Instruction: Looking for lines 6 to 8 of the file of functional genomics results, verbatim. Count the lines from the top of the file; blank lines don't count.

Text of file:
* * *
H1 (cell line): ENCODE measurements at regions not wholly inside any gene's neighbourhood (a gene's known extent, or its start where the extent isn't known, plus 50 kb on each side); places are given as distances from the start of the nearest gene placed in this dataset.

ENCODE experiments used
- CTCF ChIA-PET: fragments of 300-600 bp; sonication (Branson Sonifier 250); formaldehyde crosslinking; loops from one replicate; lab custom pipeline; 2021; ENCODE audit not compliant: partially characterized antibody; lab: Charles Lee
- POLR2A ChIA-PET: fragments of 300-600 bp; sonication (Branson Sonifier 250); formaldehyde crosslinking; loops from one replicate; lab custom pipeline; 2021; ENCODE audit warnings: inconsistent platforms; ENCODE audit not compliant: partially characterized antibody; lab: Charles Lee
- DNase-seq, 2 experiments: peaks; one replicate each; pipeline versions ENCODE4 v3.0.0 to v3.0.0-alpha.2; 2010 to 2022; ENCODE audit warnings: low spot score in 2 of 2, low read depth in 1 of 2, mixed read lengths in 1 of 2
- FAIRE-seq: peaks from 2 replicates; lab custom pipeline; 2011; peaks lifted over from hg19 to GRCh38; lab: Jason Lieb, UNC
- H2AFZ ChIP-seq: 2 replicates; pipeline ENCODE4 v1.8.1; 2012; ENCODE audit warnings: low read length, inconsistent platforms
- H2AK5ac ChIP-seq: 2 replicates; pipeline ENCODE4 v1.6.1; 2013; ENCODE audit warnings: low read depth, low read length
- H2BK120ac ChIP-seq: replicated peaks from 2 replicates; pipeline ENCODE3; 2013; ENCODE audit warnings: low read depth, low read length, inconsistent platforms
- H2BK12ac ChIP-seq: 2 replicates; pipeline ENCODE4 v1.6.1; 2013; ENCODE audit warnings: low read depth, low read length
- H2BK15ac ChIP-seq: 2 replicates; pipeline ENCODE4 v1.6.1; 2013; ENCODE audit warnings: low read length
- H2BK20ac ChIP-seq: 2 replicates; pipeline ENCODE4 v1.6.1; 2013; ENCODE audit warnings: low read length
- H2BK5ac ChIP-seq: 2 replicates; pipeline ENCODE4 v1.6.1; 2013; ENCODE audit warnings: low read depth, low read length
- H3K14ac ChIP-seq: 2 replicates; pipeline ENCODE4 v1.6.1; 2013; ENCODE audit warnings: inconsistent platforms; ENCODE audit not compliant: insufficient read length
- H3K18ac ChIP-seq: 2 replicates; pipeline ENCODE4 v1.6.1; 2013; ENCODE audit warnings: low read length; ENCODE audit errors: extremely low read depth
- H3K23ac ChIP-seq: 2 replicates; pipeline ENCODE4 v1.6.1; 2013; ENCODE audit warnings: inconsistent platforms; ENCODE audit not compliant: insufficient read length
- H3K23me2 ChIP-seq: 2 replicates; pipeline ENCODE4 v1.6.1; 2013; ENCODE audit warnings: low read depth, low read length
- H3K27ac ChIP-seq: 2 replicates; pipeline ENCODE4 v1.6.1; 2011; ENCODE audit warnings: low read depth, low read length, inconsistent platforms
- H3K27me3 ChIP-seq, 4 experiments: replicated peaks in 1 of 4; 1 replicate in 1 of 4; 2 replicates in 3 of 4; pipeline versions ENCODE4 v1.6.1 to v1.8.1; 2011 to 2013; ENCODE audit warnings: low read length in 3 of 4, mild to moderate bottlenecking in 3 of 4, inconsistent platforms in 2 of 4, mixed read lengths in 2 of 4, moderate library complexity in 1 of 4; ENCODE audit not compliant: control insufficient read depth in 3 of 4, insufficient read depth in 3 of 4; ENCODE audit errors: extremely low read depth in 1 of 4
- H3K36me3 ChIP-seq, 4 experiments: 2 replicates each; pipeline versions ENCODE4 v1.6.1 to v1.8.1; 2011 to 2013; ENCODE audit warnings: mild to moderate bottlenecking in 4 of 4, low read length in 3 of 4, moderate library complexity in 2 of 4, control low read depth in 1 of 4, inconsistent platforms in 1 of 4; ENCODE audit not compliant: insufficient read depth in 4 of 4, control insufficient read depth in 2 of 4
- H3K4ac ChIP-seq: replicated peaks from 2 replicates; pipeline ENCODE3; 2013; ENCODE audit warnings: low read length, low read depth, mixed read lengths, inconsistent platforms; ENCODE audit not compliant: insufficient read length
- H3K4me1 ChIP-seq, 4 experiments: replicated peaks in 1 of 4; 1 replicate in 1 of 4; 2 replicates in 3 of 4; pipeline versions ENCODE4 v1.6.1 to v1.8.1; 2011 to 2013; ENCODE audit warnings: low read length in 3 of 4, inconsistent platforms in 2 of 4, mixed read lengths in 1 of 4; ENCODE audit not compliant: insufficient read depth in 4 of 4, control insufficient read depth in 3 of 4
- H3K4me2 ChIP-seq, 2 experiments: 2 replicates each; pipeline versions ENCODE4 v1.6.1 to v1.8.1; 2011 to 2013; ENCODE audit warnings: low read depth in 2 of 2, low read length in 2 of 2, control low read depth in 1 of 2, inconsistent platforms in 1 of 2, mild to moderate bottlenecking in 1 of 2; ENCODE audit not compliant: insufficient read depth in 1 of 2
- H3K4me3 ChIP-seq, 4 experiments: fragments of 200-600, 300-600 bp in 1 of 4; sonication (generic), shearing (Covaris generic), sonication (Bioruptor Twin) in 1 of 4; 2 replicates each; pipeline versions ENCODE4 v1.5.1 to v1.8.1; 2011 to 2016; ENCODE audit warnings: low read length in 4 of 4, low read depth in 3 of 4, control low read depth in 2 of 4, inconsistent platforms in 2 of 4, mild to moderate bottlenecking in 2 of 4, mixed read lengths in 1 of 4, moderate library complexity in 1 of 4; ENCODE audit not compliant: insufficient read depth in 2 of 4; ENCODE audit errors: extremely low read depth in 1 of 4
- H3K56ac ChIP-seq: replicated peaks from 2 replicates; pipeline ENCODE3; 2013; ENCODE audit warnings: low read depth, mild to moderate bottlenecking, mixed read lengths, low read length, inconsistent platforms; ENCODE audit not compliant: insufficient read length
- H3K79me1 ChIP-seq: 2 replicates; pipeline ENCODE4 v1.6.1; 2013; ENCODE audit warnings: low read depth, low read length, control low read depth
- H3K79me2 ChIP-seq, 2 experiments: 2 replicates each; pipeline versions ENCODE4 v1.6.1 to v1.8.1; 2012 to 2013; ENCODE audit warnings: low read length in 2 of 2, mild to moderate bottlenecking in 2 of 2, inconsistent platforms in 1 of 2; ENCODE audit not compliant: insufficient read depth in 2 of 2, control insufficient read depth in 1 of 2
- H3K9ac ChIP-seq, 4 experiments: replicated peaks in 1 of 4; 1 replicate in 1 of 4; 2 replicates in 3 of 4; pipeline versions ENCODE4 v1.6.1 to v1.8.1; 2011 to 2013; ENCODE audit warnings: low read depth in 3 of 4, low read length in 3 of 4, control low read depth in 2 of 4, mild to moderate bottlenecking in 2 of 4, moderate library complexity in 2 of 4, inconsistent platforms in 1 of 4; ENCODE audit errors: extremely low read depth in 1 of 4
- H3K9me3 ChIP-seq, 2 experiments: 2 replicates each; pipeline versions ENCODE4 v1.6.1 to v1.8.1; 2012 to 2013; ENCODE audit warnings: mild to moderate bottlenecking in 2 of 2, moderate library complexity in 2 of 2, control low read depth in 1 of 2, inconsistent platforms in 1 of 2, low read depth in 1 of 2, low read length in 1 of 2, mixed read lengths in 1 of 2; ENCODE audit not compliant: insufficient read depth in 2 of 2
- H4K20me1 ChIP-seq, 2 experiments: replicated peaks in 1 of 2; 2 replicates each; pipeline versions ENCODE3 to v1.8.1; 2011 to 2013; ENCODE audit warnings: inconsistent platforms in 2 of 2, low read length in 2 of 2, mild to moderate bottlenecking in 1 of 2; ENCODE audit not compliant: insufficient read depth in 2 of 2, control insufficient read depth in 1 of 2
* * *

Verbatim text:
- FAIRE-seq: peaks from 2 replicates; lab custom pipeline; 2011; peaks lifted over from hg19 to GRCh38; lab: Jason Lieb, UNC
- H2AFZ ChIP-seq: 2 replicates; pipeline ENCODE4 v1.8.1; 2012; ENCODE audit warnings: low read length, inconsistent platforms
- H2AK5ac ChIP-seq: 2 replicates; pipeline ENCODE4 v1.6.1; 2013; ENCODE audit warnings: low read depth, low read length